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We began educating our three children in 1985, when our eldest was aged five years. In truth, we had helped them learn what they need to learn as they grew and explored and discovered this amazing world since the moment they were born. I am a passionate advocate of allowing children to learn unhindered by unnecessary stress and competition, meeting developmental needs in ways that suit their individual learning styles and preferences. Ours was a homeschooling, unschooling and natural learning family! There are hundreds of articles on this site to help you build confidence as a home educating family. I hope that your home educating adventure is as satisfying as ours was!
How do you teach someone who is dyslexic to read independently?
By Vanessa Whittaker
The following answer was supplied by home educating mum Vanessa gleaned from her experience helping her daughter become a successful reader and writer...
An important piece of information required is how old is your son? If he is young the info will be different than if he is older.
We have been home educating our children for 8+ years, our daughter is dyslexic, she is now 17+ and was 8 when we started to home educate. She has been amazingly successful in learning to read, the professionals involved with her have said her progress has been 'miraculous'. Our daughter also has vision and hearing issues so some of what we did may not meet your son's needs.
There are about 60 different forms of dyslexia so it is useful to know which best describes your son.
The advice we had at the time of assessment included;
1. Go back to teaching the alphabet using a quality phonics program.
2. Use activities which use ALL of the senses.
3. Do everything on a large scale.
5. If a child with dyslexia asks how to spell a word tell them. Do not use the processes as used in school such as the 'have a go' method. A child with dyslexia is most often already experiencing frustration if they are asking for help. To be told to go use a dictionary or just have a go before you will help adds to the frustration and to the child's feelings of inadequacy. This was one of THE MOST important things we were told. Because the child knows they have a problem because you can be sure others have taken great delight in telling them and piece by piece eroding their self confidence.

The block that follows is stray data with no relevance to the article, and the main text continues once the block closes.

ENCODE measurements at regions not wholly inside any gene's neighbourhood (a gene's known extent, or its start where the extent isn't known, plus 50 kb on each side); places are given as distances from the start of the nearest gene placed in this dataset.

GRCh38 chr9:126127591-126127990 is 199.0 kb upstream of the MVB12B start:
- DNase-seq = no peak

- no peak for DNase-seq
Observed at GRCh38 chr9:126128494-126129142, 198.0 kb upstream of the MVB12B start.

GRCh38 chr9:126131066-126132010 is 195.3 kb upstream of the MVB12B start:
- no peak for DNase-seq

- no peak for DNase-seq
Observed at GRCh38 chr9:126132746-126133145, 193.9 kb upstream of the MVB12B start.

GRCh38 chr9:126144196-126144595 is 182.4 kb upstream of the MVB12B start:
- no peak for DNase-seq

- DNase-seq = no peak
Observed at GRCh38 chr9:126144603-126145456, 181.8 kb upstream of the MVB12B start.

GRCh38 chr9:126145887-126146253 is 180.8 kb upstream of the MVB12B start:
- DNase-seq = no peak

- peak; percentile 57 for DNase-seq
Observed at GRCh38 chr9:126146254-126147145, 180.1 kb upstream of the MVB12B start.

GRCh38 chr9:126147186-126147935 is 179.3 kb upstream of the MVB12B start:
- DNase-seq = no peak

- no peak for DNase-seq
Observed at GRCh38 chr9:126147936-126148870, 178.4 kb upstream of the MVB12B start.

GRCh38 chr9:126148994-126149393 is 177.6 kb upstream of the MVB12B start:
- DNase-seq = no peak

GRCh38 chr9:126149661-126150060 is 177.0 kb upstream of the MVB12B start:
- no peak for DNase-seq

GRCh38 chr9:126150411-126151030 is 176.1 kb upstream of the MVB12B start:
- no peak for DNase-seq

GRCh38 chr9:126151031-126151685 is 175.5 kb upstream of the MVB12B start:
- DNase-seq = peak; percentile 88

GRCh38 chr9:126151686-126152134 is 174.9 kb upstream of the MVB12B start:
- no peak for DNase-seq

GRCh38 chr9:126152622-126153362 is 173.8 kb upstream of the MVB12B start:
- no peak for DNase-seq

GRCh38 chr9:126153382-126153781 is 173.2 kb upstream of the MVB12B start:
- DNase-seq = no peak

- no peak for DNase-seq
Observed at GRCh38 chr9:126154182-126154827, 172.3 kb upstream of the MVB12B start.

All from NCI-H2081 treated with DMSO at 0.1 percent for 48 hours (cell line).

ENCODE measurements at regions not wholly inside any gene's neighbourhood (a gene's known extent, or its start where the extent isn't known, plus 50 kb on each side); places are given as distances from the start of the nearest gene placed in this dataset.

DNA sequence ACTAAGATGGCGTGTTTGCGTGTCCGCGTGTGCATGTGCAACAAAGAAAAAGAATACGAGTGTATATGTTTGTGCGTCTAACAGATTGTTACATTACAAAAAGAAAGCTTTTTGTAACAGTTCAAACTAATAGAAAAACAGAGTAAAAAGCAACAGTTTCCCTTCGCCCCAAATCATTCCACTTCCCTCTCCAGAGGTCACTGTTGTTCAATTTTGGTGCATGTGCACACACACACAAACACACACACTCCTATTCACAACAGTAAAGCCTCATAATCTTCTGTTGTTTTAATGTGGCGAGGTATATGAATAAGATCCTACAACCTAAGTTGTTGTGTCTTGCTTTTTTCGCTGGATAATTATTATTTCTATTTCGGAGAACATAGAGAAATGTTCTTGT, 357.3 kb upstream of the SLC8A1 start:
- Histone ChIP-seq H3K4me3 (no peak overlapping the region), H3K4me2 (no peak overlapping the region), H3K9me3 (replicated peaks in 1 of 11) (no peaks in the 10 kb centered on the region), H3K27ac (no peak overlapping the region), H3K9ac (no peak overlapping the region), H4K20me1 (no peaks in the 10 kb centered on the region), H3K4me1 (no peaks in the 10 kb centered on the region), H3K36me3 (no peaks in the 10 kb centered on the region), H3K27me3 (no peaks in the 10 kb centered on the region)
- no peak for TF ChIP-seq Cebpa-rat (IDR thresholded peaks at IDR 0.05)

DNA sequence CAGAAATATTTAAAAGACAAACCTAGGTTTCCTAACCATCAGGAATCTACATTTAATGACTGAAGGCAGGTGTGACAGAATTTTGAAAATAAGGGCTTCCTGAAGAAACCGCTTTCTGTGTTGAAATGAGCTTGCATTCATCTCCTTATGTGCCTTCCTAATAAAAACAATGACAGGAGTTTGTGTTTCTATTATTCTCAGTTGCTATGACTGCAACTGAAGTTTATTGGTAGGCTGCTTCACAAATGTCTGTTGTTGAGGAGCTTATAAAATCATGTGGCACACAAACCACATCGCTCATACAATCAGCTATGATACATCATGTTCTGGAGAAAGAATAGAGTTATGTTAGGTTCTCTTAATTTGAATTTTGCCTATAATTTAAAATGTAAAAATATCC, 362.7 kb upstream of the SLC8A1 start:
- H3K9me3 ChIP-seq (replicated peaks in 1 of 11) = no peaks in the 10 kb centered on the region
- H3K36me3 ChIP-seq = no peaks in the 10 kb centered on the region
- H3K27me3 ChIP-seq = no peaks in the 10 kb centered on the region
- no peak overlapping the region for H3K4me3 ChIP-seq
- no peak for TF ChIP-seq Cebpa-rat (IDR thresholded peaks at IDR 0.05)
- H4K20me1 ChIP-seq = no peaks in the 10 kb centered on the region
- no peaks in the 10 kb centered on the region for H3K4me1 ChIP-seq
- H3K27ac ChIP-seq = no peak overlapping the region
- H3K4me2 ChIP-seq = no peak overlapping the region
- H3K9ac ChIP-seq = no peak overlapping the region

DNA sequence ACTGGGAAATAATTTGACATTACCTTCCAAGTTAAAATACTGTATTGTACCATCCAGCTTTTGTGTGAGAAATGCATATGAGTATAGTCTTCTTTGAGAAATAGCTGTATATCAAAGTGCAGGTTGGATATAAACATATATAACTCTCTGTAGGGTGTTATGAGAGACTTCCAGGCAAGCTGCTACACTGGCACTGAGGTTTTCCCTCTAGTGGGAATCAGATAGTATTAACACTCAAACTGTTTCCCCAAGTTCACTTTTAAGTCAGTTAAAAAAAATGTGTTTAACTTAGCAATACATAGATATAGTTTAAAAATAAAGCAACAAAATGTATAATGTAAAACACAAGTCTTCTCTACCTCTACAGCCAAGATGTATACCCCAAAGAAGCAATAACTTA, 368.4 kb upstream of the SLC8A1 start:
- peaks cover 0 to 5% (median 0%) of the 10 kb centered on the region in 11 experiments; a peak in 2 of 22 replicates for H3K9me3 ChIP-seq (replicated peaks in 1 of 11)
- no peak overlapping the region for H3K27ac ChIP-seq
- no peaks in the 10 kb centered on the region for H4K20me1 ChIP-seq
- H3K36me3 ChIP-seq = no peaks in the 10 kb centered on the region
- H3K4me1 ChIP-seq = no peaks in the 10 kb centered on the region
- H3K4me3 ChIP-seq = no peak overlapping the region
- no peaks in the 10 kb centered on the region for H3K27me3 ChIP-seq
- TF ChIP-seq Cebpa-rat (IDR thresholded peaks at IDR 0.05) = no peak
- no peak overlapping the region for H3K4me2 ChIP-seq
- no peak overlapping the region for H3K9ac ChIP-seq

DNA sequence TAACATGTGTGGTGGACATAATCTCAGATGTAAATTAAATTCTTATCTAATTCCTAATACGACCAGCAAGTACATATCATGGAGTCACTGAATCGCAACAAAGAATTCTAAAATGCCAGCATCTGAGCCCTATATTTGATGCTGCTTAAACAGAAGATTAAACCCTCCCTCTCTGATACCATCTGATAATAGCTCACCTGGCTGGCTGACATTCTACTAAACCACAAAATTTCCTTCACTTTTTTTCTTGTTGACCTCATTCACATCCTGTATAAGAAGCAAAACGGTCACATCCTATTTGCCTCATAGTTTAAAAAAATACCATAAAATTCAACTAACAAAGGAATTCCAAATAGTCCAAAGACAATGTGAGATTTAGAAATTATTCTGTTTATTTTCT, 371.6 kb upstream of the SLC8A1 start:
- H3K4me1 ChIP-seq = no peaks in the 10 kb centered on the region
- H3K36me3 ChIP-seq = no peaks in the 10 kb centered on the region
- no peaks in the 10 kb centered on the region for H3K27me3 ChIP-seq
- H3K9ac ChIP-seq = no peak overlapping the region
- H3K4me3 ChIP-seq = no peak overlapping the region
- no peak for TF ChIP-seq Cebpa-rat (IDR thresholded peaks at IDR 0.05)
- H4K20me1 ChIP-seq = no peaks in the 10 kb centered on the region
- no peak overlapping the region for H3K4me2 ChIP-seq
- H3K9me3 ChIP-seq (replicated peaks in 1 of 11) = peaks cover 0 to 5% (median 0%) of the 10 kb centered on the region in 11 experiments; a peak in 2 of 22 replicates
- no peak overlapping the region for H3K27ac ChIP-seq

6. While we were focusing on the alphabet we read aloud to our children and at the end I would ask questions about the story. I would scribe their answers on a large sheet of paper and they would, at first, write over the top of my writing; later they wrote underneath my writing, which mean they took ownership of their answers. Eventually they began to write independently. This way we could read fiction and non-fiction and add in books and texts from different subject areas.
7. Some people recommend the use of the computer. But my daughter hated it and is still not comfortable. This is because to use the computer you need to be able to recognise the shape of individual letters and then see when you have used the wrong letter... for a person who is dyslexic that is not simple.
8. Recognise the difference between a dyslexic mistake and a real spelling mistake. After all these years this is easy for me. A dyslexic mistake occurs where the person has all the correct letters in the word but in the wrong order, or when they have used the letter with the same sound as another, such as ie e for a y or the reverse, a f for t, an u for an a (remember these are all being used in the short sound not the long sound).
9. For the first 18 months of homeschooling we focused on the alphabet, reading, writing and math. It was enough. I knew we were building the foundation for all future learning and NOTHING was more important than doing that for our child(ren). Yes it was hugely time consuming with the time commitment required every day, but really in the scheme of my/our life and my/our child's life and future, it was the most important and correct choice I/we could have made.
10. It may be necessary to repeat and repeat and repeat!
11. It is important for parents, teachers and others work very hard to control their own frustration. Imagine, if you are feeling it how much more is your child! I will never forget my daughter sobbing and literally moaning (and I don't mean in a tantrum - I mean in grief and sadness) at me when she was about nine-ish, "Why cant I do it? Why can't I read? I am trying! Iam really trying but I can't remember. I don't know, but I am trying!".
I want you to leave you and your child with hope. They can and will learn to read. Our daughter reads novels completely age appropriate... She is waiting for the new Temora Pierce novel to be released and has just borrowed a legal studies book from the library as well as a Auslan Book. She is a voracious reader - which is such a delight to see and validates everyones hard work, not least her own
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